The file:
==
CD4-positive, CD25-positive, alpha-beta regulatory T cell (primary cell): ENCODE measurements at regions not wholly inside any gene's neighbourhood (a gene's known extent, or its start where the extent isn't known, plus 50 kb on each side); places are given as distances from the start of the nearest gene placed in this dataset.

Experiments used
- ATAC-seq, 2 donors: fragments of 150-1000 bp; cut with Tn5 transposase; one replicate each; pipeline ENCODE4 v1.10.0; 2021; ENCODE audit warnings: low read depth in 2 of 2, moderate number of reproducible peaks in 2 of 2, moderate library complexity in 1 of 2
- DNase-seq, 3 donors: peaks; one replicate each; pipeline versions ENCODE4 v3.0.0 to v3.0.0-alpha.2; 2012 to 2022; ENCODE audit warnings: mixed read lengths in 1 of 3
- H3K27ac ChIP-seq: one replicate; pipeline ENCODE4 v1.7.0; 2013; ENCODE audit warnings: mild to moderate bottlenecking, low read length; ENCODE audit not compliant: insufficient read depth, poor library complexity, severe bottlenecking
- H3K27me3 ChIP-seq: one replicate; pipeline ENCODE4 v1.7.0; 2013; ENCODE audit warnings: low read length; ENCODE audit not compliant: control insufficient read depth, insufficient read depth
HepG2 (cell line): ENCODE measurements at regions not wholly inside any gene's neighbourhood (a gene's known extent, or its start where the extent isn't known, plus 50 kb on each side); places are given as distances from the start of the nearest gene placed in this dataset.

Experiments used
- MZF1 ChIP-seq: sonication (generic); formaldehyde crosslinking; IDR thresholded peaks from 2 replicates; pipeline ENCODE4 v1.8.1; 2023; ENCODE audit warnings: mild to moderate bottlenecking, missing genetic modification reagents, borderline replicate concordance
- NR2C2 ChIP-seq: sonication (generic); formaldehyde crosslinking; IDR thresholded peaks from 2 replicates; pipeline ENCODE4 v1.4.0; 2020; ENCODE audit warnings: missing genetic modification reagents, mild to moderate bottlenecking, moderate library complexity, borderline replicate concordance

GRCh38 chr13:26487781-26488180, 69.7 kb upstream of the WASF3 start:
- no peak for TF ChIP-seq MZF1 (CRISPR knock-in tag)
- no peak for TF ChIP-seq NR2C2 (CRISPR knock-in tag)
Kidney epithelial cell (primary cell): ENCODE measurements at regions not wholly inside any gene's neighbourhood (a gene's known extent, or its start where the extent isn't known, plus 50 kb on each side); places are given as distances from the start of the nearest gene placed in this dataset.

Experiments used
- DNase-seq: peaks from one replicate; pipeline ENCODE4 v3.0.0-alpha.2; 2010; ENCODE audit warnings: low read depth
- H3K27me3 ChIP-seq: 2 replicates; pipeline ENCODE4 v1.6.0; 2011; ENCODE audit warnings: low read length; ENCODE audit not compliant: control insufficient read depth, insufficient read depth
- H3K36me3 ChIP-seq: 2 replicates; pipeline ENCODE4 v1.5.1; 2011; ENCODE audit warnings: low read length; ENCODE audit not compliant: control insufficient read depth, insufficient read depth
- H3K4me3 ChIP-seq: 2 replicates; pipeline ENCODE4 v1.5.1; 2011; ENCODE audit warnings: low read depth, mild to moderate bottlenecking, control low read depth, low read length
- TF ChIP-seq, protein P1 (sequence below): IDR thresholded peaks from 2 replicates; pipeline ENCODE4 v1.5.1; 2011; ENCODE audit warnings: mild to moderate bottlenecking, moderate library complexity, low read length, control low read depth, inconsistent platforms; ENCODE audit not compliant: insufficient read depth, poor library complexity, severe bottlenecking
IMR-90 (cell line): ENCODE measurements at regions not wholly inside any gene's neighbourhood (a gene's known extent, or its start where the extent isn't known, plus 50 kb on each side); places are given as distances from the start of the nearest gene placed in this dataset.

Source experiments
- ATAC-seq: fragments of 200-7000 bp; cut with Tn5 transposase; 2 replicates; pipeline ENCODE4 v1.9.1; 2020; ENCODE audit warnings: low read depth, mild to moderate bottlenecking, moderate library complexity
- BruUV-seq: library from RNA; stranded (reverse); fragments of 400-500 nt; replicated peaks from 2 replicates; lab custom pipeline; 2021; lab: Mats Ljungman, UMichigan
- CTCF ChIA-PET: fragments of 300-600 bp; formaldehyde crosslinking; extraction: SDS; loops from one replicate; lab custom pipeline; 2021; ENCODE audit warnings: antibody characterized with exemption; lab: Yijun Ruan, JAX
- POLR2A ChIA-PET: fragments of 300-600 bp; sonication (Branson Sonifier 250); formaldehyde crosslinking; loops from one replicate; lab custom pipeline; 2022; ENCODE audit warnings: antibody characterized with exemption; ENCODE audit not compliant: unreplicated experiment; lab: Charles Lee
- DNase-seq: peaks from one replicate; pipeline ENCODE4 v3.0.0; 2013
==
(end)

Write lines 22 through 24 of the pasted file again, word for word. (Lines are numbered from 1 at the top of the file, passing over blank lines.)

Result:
Source experiments
- ATAC-seq: fragments of 200-7000 bp; cut with Tn5 transposase; 2 replicates; pipeline ENCODE4 v1.9.1; 2020; ENCODE audit warnings: low read depth, mild to moderate bottlenecking, moderate library complexity
- BruUV-seq: library from RNA; stranded (reverse); fragments of 400-500 nt; replicated peaks from 2 replicates; lab custom pipeline; 2021; lab: Mats Ljungman, UMichigan